Elizabeth Warren Claims Senate GOP Trying to 'Steal' Vacant SCOTUS Seat

Senator Elizabeth Warren (D-Mass) has accused Senate Republicans of trying to "steal" the Supreme Court seat vacated by the late Justice Ruth Bader Ginsburg, as she railed against the nomination of Amy Coney Barrett.

The former Democratic primary candidate also said the GOP was trying to appoint Barrett before election day to "advance an extremist agenda" beyond 2020.

The Quote

"Senate Republicans have better things to do than pass a relief package, things like steal a Supreme Court seat.

"Here's the ugly truth: Donald Trump and his Republican buddies know that confirming Amy Coney Barrett to the nation's highest court is their path to advance an extremist agenda, long after the country is fed up and disgusted with their failures.

"In the middle of an election, in the depths of a pandemic, their extremist agenda is all that matters. And that's why they're so desperate to ram her nomination through the Senate."

Democratic Senator Elizabeth Warren
Senator Elizabeth Warren speaks at a protest calling for the Republican Senate to delay the confirmation of Supreme Court Justice Nominee Amy Coney Barrett on October 22, 2020 in Washington, DC. Jemal Countess/Getty Images for Care in Action

Why it Matters

The confirmation vote on Amy Coney Barrett's appointed to the Supreme Court is slated to take place on Monday after the Senate voted 51-48 on Sunday to bring the nomination vote forward.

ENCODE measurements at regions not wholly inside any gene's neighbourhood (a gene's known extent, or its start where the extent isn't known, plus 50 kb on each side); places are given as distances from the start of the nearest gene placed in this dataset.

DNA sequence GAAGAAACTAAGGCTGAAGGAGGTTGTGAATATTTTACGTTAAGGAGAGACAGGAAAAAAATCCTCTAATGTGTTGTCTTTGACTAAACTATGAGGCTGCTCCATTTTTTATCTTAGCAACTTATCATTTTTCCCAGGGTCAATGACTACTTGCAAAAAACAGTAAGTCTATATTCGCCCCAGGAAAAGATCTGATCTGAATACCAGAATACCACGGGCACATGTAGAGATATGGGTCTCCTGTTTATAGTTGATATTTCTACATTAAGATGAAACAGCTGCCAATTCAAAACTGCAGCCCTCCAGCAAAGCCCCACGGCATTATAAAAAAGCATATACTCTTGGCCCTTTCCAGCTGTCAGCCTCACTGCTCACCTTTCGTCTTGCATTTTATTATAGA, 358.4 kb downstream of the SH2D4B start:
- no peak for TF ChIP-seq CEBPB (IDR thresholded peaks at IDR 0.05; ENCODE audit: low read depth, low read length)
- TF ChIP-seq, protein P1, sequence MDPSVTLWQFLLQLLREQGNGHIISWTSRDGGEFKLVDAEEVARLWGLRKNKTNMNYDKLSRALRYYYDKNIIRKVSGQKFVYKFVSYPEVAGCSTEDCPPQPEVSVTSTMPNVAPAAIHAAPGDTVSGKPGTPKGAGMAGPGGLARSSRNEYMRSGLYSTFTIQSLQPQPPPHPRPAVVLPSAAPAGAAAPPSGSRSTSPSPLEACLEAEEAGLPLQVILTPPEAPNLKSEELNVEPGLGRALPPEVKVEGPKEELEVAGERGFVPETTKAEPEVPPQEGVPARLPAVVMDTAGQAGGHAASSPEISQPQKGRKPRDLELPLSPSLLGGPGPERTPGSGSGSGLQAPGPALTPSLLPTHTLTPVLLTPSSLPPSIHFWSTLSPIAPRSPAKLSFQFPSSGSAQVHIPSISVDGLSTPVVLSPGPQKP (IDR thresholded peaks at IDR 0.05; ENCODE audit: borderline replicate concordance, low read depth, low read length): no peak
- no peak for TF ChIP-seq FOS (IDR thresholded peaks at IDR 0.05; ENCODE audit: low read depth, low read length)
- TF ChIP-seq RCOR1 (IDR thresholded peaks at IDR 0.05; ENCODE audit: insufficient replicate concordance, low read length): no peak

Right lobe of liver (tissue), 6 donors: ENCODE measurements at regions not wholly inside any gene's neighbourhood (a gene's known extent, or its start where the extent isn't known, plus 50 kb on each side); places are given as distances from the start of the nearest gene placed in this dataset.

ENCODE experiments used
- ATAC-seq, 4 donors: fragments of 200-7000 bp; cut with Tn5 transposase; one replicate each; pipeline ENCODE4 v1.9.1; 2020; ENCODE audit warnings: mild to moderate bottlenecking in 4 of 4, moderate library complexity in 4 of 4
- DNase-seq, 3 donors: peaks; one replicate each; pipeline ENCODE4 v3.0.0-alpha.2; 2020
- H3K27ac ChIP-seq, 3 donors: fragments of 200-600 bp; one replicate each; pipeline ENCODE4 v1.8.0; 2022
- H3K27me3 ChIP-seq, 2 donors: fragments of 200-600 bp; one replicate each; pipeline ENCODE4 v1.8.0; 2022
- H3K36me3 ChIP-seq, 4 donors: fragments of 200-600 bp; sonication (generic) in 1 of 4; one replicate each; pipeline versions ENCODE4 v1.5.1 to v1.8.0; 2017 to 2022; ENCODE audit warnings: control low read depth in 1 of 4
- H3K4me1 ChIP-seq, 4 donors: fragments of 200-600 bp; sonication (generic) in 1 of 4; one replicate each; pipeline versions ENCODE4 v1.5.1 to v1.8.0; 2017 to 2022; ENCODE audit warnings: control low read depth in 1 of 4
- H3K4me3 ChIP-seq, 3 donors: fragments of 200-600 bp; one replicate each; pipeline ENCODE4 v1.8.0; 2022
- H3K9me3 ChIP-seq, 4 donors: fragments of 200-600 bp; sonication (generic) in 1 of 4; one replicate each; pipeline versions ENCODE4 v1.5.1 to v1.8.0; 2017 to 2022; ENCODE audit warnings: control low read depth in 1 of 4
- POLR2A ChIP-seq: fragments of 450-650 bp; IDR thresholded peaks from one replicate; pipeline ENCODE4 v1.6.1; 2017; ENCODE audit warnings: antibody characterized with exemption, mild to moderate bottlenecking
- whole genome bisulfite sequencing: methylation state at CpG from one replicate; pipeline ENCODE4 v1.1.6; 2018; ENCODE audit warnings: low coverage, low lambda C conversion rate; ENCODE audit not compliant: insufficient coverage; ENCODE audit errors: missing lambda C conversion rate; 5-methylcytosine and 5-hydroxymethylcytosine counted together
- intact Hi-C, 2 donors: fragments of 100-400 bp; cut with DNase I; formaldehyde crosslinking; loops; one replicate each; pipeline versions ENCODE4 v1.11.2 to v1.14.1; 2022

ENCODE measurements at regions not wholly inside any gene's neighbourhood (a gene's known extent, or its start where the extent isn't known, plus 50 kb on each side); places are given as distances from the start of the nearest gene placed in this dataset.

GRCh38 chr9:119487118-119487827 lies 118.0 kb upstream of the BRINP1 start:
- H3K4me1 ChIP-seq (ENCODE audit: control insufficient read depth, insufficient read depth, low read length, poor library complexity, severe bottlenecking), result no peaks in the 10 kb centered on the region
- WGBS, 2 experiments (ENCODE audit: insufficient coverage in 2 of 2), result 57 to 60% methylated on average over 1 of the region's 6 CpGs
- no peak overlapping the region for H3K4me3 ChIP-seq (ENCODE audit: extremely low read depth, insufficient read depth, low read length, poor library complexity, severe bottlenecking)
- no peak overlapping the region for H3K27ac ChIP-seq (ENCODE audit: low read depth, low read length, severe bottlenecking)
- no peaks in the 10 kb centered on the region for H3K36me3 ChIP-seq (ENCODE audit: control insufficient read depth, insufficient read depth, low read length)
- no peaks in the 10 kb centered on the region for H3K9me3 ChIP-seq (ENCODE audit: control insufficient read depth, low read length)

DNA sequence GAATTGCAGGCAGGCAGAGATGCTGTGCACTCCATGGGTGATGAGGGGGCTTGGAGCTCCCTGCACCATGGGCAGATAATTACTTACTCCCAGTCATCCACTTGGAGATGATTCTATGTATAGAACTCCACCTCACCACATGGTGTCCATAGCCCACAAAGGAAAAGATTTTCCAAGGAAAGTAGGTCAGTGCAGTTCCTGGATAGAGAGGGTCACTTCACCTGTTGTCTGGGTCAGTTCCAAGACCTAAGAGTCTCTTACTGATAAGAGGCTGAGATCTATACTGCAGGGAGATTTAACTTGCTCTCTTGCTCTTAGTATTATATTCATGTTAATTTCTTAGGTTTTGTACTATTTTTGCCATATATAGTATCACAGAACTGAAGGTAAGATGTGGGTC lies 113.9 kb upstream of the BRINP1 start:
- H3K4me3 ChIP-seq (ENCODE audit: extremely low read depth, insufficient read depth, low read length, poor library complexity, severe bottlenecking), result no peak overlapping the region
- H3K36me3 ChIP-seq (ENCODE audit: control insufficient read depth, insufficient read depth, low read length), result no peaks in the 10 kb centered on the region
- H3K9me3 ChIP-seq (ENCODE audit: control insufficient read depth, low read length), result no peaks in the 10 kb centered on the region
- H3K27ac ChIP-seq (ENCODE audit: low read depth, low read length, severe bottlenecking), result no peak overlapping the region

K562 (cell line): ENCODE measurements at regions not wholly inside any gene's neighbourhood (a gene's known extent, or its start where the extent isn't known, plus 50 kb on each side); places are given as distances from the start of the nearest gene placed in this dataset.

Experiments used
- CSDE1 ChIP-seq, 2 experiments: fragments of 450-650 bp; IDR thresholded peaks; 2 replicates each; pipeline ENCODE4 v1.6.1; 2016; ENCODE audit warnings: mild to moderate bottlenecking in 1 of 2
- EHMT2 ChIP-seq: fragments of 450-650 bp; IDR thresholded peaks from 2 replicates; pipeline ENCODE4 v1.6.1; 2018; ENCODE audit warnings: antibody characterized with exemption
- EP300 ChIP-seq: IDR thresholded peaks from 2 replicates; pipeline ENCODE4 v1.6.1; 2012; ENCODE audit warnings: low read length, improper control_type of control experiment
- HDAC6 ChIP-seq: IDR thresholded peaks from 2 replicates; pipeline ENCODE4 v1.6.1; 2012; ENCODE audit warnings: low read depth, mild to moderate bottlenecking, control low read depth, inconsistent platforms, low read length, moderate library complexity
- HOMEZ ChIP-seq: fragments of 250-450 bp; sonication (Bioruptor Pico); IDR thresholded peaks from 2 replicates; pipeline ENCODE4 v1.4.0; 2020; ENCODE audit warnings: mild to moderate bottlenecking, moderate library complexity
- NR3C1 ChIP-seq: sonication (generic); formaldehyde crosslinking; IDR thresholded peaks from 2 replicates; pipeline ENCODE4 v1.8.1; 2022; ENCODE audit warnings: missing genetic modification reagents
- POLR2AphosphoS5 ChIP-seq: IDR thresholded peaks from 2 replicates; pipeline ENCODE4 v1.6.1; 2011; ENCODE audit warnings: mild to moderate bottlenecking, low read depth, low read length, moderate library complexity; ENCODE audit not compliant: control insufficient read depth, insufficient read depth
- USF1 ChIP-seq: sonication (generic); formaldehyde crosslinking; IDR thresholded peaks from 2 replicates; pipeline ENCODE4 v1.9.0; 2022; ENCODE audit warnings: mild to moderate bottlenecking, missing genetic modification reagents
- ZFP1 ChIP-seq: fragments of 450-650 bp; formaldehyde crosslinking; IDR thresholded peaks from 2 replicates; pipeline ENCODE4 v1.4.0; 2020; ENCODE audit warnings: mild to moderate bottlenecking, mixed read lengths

Her appointment to the Supreme Court is expected to be approved by the Republican-controlled Senate after Alaska Sen. Lisa Murkowski indicated that she would no longer oppose the nomination.

Vice President Mike Pence is also expected to be in attendance despite some of his closest aides testing positive for COVID-19. He said on Sunday that he would not "miss that vote for the world."

Speaking in the Senate on Sunday evening, Republican Majority Leader Mitch McConnell said: "Judge Amy Coney Barrett of the U.S. Court of Appeals for the Seventh Circuit is a stellar nominee in every single respect. Her intellectual brilliance is unquestioned, her command of the law is remarkable."

He also said the Supreme Court would have a new member by Monday night, signaling his confidence that Republicans would back the candidate.


President Donald Trump has every right to nominate a Supreme Court Judge with consent from the Senate under Article II of the U.S. Constitution.

There is no Constitutional or legal caveat dictating that a president is barred from nominating a candidate for the Supreme Court in an election year. Past precedent also dictates that such a move is legally acceptable.

Former President Barack Obama tried to push through a Supreme Court appointment in an election year, nominating Merrick Garland to replace the conservative Justice Antonin Scalia in early 2016.

The Democrat's nomination was blocked by the GOP-controlled Senate, with Majority Leader Mitch McConnell calling for any appointment to be made after a new president had been elected in November that year.